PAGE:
(Reuters) - London stocks closed higher on Friday, as a jump in China’s factory output for the first time in 2020 powered resource companies, but the benchmark indices ended the week lower as fears of the economic fall-out of the coronavirus weighed.
The commodity-heavy FTSE 100 .FTSE was up 1%, with miners including Rio Tinto (RIO.L), Glencore (GLEN.L) and BHP Group (BHPB.L) providing the biggest boosts, while oil major Royal Dutch Shell (RDSa.L) rose 2%. [O/R] [MET/L]
The mid-cap FTSE 250 .FTMC also rose 1.7% as data showed China's industrial production climbed a faster-than-expected 3.9% in April as the country returned to work after months of coronavirus-induced lockdowns.
Still, both the indices logged their first weekly fall in three as millions of job losses globally and growing U.S.-China tensions crush consumer demand. U.S. President Donald Trump said on Thursday he had no interest in speaking to his Chinese counterpart right now.
“We’re in a volatile holding pattern here after the very significant bump since March,” said Willem Sels, global chief market strategist at HSBC Global Private Banking.
“We can explain most of that by government and central bank intervention that has almost eliminated the risk of a credit crisis. But we do think that some of the asset price inflation, with price/earnings ratios moving to new highs is exaggerated.”
London stocks have struggled to build on a strong April rally this month as investors face worsening economic indicators and central banks signal a longer-than-expected road to recovery. [MKTS/GLOB]
A survey on Friday showed three-quarters of British manufacturers did not think business will be back to normal within six months, while HSBC further cut global GDP forecasts on fears that easing lockdowns would lead to a second wave of coronavirus infections.
“We just can’t afford the risk of lowering the guards too early, which means we just simply can’t go back to normal anytime soon,” Andrea Cicione, head of strategy at TS Lombard, said.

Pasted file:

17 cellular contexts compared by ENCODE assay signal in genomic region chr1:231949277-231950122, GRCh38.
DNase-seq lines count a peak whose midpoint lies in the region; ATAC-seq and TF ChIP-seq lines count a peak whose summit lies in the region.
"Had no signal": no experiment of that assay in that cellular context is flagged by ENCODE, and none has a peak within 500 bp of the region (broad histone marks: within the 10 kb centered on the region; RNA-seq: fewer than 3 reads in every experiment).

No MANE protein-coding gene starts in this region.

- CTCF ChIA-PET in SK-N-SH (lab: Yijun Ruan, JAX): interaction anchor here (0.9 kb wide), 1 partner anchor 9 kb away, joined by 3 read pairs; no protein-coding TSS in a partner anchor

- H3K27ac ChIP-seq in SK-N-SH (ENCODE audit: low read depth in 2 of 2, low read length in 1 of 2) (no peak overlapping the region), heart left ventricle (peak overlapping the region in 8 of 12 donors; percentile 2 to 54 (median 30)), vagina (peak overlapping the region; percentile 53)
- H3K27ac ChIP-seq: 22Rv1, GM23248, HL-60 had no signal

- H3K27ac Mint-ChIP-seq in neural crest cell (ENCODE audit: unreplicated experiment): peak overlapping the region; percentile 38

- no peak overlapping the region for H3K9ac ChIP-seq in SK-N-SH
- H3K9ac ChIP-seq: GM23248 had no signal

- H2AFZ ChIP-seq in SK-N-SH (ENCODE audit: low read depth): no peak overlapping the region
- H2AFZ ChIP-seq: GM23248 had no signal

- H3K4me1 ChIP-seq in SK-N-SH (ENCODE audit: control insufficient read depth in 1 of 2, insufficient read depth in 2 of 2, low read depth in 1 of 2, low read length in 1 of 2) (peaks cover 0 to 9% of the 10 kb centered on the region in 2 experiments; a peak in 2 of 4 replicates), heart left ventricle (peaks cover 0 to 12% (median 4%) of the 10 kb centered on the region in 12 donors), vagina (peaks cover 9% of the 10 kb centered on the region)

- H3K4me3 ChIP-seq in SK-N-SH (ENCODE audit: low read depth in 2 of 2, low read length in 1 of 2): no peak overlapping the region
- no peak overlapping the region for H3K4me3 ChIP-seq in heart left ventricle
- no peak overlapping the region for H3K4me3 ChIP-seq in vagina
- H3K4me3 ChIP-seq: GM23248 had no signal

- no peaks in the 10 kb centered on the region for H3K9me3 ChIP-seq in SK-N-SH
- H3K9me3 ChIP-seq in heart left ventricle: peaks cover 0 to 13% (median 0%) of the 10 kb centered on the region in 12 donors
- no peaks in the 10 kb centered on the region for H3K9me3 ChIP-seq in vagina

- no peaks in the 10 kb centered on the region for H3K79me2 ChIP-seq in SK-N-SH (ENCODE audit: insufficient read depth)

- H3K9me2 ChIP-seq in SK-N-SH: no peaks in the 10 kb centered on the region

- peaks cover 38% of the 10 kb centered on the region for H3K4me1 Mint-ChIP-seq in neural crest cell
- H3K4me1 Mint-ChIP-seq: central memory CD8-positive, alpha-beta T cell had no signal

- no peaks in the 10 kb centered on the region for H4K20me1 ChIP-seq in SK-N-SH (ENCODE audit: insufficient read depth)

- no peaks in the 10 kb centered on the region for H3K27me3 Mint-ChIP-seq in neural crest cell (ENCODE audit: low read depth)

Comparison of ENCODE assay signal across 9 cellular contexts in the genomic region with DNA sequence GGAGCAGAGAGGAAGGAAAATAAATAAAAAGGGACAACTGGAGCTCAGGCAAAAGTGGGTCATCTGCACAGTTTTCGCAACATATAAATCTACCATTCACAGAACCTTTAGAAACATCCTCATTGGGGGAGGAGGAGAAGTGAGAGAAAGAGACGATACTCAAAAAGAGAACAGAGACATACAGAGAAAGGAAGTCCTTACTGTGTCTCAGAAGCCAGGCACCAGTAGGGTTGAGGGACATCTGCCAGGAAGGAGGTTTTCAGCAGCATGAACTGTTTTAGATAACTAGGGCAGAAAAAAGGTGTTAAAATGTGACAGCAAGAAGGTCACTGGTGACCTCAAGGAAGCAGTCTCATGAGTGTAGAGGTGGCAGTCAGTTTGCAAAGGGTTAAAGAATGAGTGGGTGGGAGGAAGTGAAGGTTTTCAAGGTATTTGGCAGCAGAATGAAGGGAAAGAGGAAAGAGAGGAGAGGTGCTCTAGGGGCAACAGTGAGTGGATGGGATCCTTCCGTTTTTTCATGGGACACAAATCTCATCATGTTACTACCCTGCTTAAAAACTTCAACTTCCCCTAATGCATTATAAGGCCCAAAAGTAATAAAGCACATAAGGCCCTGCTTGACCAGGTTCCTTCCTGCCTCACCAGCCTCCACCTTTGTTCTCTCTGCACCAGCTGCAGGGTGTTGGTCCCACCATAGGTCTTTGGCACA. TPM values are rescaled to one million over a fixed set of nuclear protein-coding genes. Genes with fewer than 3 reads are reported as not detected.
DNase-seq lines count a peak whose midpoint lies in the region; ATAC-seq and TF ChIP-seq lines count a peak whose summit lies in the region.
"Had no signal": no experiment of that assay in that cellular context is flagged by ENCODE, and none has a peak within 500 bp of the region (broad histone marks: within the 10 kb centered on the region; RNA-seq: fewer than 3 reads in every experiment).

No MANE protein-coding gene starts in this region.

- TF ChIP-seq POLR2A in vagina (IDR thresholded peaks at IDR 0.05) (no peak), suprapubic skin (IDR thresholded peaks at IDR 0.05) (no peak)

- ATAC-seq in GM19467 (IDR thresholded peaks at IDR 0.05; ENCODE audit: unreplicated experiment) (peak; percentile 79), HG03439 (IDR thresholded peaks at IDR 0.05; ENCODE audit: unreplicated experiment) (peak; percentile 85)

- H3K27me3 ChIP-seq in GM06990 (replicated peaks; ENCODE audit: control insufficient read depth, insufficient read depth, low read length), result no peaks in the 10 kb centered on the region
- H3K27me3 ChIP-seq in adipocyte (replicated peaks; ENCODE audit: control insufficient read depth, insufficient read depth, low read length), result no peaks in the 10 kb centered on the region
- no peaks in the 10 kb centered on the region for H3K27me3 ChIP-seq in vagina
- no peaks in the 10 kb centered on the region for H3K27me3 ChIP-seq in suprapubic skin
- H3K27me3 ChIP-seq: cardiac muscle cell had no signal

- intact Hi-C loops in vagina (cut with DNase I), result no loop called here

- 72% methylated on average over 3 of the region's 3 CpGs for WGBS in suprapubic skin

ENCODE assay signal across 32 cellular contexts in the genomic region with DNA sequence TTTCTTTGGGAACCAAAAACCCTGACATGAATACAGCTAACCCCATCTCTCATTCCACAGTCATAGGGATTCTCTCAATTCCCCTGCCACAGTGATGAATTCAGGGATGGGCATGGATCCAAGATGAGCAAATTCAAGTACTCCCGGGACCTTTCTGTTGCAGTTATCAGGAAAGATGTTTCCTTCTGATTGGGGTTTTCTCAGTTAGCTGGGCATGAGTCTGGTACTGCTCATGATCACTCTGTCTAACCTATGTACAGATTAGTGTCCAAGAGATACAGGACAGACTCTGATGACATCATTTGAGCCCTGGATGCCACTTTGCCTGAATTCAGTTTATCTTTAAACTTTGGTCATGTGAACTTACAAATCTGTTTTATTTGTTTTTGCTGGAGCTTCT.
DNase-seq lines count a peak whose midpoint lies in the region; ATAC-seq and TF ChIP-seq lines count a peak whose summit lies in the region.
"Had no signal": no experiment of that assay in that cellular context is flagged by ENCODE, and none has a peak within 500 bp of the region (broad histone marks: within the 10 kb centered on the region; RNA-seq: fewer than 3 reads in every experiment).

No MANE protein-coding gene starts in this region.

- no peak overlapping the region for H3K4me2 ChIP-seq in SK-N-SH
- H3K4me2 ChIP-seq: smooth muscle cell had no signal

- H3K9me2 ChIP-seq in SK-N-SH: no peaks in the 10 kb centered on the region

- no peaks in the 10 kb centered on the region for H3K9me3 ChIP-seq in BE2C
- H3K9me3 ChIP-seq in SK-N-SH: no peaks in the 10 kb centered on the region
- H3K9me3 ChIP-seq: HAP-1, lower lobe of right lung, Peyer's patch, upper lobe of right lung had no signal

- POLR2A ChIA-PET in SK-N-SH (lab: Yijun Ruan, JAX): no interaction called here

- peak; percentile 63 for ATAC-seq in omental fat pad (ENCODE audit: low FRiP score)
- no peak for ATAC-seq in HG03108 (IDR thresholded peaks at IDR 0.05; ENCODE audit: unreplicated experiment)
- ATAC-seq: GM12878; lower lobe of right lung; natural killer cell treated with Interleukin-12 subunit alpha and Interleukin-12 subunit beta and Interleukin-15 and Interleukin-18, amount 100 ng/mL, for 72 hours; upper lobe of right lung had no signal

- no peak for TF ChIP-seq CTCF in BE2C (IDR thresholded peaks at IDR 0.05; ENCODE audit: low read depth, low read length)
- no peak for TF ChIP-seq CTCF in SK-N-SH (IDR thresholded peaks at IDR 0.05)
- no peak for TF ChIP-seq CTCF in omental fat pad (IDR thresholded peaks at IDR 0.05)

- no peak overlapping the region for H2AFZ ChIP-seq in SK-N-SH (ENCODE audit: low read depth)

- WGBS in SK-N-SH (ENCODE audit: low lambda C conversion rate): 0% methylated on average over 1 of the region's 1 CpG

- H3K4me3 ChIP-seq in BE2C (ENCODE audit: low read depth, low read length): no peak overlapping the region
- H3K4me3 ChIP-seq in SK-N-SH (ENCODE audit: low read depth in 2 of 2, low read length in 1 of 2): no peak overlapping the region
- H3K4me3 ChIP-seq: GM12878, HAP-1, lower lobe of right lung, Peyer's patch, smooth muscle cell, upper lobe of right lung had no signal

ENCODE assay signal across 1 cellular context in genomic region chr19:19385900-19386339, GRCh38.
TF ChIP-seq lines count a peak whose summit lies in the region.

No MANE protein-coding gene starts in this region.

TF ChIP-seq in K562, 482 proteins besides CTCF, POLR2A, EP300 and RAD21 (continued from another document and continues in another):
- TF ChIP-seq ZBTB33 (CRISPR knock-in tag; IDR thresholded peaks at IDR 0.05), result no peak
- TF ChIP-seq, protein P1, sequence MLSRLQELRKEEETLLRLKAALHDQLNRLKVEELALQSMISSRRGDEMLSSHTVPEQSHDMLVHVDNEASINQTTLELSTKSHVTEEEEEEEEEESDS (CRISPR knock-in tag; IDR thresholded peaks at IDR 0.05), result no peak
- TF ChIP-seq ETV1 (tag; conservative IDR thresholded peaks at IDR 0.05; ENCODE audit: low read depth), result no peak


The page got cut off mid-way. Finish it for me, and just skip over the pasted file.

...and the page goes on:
Cicione said the rebound in stocks from a selloff in March was mostly driven by central bank liquidity and hopes of a V-shaped recovery in earnings.
“But now it’s kind of dawning on investors that firstly, the V-shaped recovery is not guaranteed and secondly, we’ve probably gone too far too quickly.”
A week after investors began betting on negative U.S. interest rates, Bank of England Governor Andrew Bailey said the central bank was not considering taking rates below zero, although he declined to rule it out altogether.
William Hill (WMH.L) became the latest company to post a plunge in revenue as sports betting volumes collapsed and it was forced to close its retail network of betting shops. But shares rose 8% amid the broader rally.
BT Group Plc (BT.L) jumped 5.4% as a report said it was in talks to sell a multi-billion pound stake in its wholly owned network subsidiary, Openreach, to infrastructure investors to help fund an ambitious expansion in fibre broadband.
Bus operators Go-Ahead Group (GOG.L), Stagecoach Group (SGC.L) and FirstGroup (FGP.L) gained between 4% and 9.5% as London’s transport operator said it had secured 1.6 billion pounds ($2 billion) in government funding to cover a shortfall in revenue until October.
Reporting by Shreyashi Sanyal, Devik Jain and Sagarika Jaisinghani in Bengaluru; Editing by Bernard Orr, Anil D'Silva and Barbara Lewis